April 23, 2012
By Brittney Richerson | Ranger Editor
The Badgerama and Sneak Peek events had the entire Amarillo College Washington Street Campus charged with excited energy on April 19, but AC photography students were too busy seeing Blue.
Blue Mitchell, an independent publisher, photographer and curator based in Portland, Ore., came to campus to offer a special workshop, presentation and to visit with students about his career and artistic process.
“It’s a big deal for us to have other artists come in and offer workshops so we can see their processes and learn from what they do,” said Anthony Nations, a photography major and Photo Club member. “He is a really nice guy and amazing artist.”
Nations said having the opportunity to be around Mitchell was an inspirational experience.
“Around here, most photographers just do portrait work, so to see a successful artist doing stuff I want to do is encouraging,” he said. “It’s nice knowing it can be done.”
Photography instructor and event coordinator Rene’ West said she thinks bringing artists like Mitchell in to give workshops and presentations is a crucial part of her students’ education.
“It’s inspiring,” West said. “They get to meet someone who they admire and hear their stories about how they evolved.
“It also broadens their knowledge, especially living in a community where most photographers do portraiture. They learn about other media and how it can be artistically combined.”
West also said visits from artists like Mitchell gives her students a different perspective.
“There are four voices in our department and they end up taking more than one class from the same instructor, so it’s important for them to hear what someone else has to say,” she said.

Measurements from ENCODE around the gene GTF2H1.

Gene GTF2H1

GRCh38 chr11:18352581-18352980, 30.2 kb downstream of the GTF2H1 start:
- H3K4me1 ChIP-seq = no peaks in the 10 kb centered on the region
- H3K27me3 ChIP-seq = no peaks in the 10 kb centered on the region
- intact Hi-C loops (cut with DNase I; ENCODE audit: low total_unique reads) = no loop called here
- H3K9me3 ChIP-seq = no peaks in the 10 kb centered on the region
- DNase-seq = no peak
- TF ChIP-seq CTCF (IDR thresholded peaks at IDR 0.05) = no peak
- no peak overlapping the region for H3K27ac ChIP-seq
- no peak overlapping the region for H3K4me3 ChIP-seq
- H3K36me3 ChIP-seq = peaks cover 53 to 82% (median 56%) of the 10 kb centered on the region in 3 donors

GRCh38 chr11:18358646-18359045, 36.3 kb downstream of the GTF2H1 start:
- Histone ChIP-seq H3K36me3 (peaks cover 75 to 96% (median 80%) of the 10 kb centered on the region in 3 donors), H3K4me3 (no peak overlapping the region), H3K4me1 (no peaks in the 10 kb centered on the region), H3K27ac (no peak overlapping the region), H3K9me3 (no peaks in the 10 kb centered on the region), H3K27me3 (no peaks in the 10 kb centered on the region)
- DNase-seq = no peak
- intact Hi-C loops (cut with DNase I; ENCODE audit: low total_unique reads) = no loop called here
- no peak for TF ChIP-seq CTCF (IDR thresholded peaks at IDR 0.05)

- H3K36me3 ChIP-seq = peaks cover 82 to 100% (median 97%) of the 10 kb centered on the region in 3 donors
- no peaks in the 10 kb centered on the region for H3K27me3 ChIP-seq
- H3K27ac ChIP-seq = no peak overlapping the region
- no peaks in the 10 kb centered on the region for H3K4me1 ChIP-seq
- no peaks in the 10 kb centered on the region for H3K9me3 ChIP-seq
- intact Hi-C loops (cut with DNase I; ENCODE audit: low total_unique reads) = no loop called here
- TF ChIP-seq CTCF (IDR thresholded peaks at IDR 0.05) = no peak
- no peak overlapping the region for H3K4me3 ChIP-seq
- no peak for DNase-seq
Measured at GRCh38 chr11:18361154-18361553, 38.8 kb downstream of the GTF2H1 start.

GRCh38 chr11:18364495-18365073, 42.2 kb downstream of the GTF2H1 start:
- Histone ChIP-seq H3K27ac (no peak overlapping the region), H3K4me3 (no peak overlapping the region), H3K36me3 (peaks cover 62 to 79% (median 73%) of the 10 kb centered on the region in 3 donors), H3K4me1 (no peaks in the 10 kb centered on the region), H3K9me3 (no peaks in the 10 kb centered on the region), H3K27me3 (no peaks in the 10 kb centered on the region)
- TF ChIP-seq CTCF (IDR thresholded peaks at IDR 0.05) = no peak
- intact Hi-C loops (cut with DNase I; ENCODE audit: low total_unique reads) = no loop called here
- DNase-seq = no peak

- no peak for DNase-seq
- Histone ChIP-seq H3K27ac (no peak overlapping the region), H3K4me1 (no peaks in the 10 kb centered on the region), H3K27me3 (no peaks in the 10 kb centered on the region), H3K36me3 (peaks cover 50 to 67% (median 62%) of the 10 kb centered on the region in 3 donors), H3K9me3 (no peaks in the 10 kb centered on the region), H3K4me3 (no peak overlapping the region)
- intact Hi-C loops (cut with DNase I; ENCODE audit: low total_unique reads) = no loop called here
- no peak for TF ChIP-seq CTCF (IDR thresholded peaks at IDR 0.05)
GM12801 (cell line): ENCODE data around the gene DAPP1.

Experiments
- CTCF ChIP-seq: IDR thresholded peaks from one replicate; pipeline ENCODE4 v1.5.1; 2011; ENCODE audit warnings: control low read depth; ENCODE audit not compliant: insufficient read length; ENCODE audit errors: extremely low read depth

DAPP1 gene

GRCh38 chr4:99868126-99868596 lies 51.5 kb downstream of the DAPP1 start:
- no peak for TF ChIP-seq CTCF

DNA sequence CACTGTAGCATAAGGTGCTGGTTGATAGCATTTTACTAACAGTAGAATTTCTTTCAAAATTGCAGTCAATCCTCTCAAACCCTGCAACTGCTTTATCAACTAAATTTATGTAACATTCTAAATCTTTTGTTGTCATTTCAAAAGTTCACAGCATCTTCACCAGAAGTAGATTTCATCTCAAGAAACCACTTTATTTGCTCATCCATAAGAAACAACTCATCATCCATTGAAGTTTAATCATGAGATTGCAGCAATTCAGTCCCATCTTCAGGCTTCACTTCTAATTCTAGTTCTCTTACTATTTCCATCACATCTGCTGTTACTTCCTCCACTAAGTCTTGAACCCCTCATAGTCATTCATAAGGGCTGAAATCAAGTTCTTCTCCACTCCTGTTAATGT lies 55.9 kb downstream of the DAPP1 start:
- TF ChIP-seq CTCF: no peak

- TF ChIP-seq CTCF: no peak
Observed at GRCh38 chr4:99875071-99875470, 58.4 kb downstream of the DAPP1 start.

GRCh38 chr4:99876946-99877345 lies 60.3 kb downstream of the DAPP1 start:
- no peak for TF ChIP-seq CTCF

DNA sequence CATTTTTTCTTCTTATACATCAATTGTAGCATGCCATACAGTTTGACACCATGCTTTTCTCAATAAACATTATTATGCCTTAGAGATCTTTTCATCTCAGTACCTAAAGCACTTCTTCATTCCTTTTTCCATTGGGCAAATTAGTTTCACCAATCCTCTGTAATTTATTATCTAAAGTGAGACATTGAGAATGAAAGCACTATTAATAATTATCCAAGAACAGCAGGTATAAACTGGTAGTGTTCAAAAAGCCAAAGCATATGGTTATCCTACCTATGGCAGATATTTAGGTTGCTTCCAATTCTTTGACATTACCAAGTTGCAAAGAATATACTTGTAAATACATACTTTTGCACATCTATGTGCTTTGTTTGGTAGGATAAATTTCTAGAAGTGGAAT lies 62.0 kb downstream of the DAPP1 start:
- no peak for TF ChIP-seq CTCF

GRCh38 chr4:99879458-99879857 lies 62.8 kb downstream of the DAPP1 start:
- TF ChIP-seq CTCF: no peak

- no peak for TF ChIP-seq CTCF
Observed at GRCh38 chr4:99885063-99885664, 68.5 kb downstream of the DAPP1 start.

At 6:30 p.m. on April 19, a meet-and-greet reception was held in the Oak Room in the College Union Building. At 7 p.m., Mitchell gave a special presentation in which he discussed his work, including the “Evanescent Energy” exhibit on display at the Southern Light Gallery in Lynn Library.
“I treat photography like painting,” Mitchell said in his presentation. “I like seeing the artist’s hand in the work.”
Mitchell said he is not a technical photographer. Rather, he uses his camera as a tool or a means to create.
“I am very much about using everything as tools,” Mitchell said.
He said even though he does not consider himself to be a technical photographer or artist, his education and understanding of formalities have enabled him to do what he does.
“Now, I guess I don’t consider myself to be technical because all of the technical stuff just inherently happens,” Mitchell said. “I just do it and don’t pay any attention.”
Some of his favorite works have been results of “happy accidents,” he said.
He said he always is trying to find ways to be less realistic and more expressive to try to convey how it feels to be in the environment depicted. He also is prepared to step outside of his comfort zone to keep up with continuously advancing technology and methods.
“I don’t want to pigeonhole my way into one way of creating and shooting,” Mitchell said. “I think I’m pretty good at evolving and I really enjoy experimental work.
“I will not be confined to any rules.”
Mitchell offers one piece of advice to young professionals:
“Whatever you’re doing, do it for yourself.”
“If you’re bored with what you’re doing, let it go and find something more free-flowing that works for you,” he said.
An individual never can truly meet their full potential if they do not take the time to find what they are passionate about, Mitchell said.